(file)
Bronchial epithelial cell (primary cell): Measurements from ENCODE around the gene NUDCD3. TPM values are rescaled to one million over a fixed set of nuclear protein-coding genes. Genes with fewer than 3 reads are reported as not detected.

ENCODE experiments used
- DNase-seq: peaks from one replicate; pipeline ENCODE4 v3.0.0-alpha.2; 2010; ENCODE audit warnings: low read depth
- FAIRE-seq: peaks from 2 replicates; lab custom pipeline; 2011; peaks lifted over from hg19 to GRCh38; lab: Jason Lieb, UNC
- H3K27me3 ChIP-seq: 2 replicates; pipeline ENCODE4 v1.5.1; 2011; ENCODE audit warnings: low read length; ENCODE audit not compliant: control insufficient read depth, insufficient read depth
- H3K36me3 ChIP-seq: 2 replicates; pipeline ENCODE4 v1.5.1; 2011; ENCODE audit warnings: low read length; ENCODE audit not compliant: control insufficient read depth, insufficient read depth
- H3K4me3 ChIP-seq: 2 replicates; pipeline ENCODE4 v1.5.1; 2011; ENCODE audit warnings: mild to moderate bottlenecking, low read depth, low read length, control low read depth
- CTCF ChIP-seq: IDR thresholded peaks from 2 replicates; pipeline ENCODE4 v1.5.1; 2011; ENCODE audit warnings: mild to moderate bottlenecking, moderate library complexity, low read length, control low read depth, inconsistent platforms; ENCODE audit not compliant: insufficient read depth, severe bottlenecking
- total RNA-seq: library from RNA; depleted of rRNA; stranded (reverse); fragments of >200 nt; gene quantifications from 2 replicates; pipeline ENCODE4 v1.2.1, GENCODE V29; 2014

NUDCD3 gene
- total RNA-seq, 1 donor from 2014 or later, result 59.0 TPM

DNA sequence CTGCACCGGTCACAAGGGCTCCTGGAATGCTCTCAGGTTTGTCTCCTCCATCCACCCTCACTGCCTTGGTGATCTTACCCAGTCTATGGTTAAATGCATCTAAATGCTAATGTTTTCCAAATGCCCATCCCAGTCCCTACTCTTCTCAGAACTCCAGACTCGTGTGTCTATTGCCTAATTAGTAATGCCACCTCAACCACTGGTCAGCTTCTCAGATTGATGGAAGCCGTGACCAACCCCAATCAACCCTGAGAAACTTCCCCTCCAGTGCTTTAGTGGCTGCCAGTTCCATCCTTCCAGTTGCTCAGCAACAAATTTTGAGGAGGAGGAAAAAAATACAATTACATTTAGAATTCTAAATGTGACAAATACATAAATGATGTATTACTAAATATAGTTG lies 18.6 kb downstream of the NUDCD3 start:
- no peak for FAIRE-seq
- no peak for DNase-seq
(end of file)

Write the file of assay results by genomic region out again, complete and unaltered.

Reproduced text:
Bronchial epithelial cell (primary cell): Measurements from ENCODE around the gene NUDCD3. TPM values are rescaled to one million over a fixed set of nuclear protein-coding genes. Genes with fewer than 3 reads are reported as not detected.

ENCODE experiments used
- DNase-seq: peaks from one replicate; pipeline ENCODE4 v3.0.0-alpha.2; 2010; ENCODE audit warnings: low read depth
- FAIRE-seq: peaks from 2 replicates; lab custom pipeline; 2011; peaks lifted over from hg19 to GRCh38; lab: Jason Lieb, UNC
- H3K27me3 ChIP-seq: 2 replicates; pipeline ENCODE4 v1.5.1; 2011; ENCODE audit warnings: low read length; ENCODE audit not compliant: control insufficient read depth, insufficient read depth
- H3K36me3 ChIP-seq: 2 replicates; pipeline ENCODE4 v1.5.1; 2011; ENCODE audit warnings: low read length; ENCODE audit not compliant: control insufficient read depth, insufficient read depth
- H3K4me3 ChIP-seq: 2 replicates; pipeline ENCODE4 v1.5.1; 2011; ENCODE audit warnings: mild to moderate bottlenecking, low read depth, low read length, control low read depth
- CTCF ChIP-seq: IDR thresholded peaks from 2 replicates; pipeline ENCODE4 v1.5.1; 2011; ENCODE audit warnings: mild to moderate bottlenecking, moderate library complexity, low read length, control low read depth, inconsistent platforms; ENCODE audit not compliant: insufficient read depth, severe bottlenecking
- total RNA-seq: library from RNA; depleted of rRNA; stranded (reverse); fragments of >200 nt; gene quantifications from 2 replicates; pipeline ENCODE4 v1.2.1, GENCODE V29; 2014

NUDCD3 gene
- total RNA-seq, 1 donor from 2014 or later, result 59.0 TPM

DNA sequence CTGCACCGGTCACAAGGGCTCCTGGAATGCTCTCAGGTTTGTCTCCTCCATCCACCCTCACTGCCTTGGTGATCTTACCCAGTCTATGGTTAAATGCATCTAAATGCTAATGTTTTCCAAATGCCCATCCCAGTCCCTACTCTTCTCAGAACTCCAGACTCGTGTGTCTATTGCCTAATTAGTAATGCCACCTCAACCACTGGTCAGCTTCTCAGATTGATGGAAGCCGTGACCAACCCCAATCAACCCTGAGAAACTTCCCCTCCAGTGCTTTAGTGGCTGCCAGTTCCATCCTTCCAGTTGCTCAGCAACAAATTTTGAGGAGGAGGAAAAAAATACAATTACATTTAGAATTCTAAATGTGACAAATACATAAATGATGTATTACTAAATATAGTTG lies 18.6 kb downstream of the NUDCD3 start:
- no peak for FAIRE-seq
- no peak for DNase-seq